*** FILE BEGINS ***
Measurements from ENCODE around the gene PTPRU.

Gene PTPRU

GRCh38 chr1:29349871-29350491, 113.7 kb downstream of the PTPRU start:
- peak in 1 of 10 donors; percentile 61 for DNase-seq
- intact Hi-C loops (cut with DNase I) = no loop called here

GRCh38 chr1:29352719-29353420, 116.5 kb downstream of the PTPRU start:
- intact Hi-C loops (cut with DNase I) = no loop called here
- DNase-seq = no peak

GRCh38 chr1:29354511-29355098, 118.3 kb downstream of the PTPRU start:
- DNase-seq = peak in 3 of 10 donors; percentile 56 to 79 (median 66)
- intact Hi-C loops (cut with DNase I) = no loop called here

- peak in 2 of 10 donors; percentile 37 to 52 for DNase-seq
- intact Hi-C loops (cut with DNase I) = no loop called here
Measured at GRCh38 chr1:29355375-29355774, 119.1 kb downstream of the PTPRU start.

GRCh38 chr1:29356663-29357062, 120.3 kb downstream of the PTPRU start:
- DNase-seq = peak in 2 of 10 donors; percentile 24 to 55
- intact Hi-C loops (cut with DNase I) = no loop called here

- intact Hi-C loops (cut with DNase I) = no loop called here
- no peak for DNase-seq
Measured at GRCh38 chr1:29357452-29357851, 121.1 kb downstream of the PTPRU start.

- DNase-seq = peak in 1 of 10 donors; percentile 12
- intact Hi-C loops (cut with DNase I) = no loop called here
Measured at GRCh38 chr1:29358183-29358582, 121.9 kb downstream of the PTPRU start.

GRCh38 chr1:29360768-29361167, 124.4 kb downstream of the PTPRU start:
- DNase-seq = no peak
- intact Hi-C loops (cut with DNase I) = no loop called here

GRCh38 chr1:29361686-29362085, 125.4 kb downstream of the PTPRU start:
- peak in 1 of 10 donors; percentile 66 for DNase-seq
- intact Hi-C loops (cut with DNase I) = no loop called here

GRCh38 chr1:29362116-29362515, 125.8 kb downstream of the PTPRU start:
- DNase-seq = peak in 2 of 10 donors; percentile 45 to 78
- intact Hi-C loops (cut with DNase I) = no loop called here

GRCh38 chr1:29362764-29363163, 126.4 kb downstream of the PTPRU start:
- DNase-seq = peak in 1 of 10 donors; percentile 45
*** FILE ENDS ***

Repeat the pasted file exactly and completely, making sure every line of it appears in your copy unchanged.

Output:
Measurements from ENCODE around the gene PTPRU.

Gene PTPRU

GRCh38 chr1:29349871-29350491, 113.7 kb downstream of the PTPRU start:
- peak in 1 of 10 donors; percentile 61 for DNase-seq
- intact Hi-C loops (cut with DNase I) = no loop called here

GRCh38 chr1:29352719-29353420, 116.5 kb downstream of the PTPRU start:
- intact Hi-C loops (cut with DNase I) = no loop called here
- DNase-seq = no peak

GRCh38 chr1:29354511-29355098, 118.3 kb downstream of the PTPRU start:
- DNase-seq = peak in 3 of 10 donors; percentile 56 to 79 (median 66)
- intact Hi-C loops (cut with DNase I) = no loop called here

- peak in 2 of 10 donors; percentile 37 to 52 for DNase-seq
- intact Hi-C loops (cut with DNase I) = no loop called here
Measured at GRCh38 chr1:29355375-29355774, 119.1 kb downstream of the PTPRU start.

GRCh38 chr1:29356663-29357062, 120.3 kb downstream of the PTPRU start:
- DNase-seq = peak in 2 of 10 donors; percentile 24 to 55
- intact Hi-C loops (cut with DNase I) = no loop called here

- intact Hi-C loops (cut with DNase I) = no loop called here
- no peak for DNase-seq
Measured at GRCh38 chr1:29357452-29357851, 121.1 kb downstream of the PTPRU start.

- DNase-seq = peak in 1 of 10 donors; percentile 12
- intact Hi-C loops (cut with DNase I) = no loop called here
Measured at GRCh38 chr1:29358183-29358582, 121.9 kb downstream of the PTPRU start.

GRCh38 chr1:29360768-29361167, 124.4 kb downstream of the PTPRU start:
- DNase-seq = no peak
- intact Hi-C loops (cut with DNase I) = no loop called here

GRCh38 chr1:29361686-29362085, 125.4 kb downstream of the PTPRU start:
- peak in 1 of 10 donors; percentile 66 for DNase-seq
- intact Hi-C loops (cut with DNase I) = no loop called here

GRCh38 chr1:29362116-29362515, 125.8 kb downstream of the PTPRU start:
- DNase-seq = peak in 2 of 10 donors; percentile 45 to 78
- intact Hi-C loops (cut with DNase I) = no loop called here

GRCh38 chr1:29362764-29363163, 126.4 kb downstream of the PTPRU start:
- DNase-seq = peak in 1 of 10 donors; percentile 45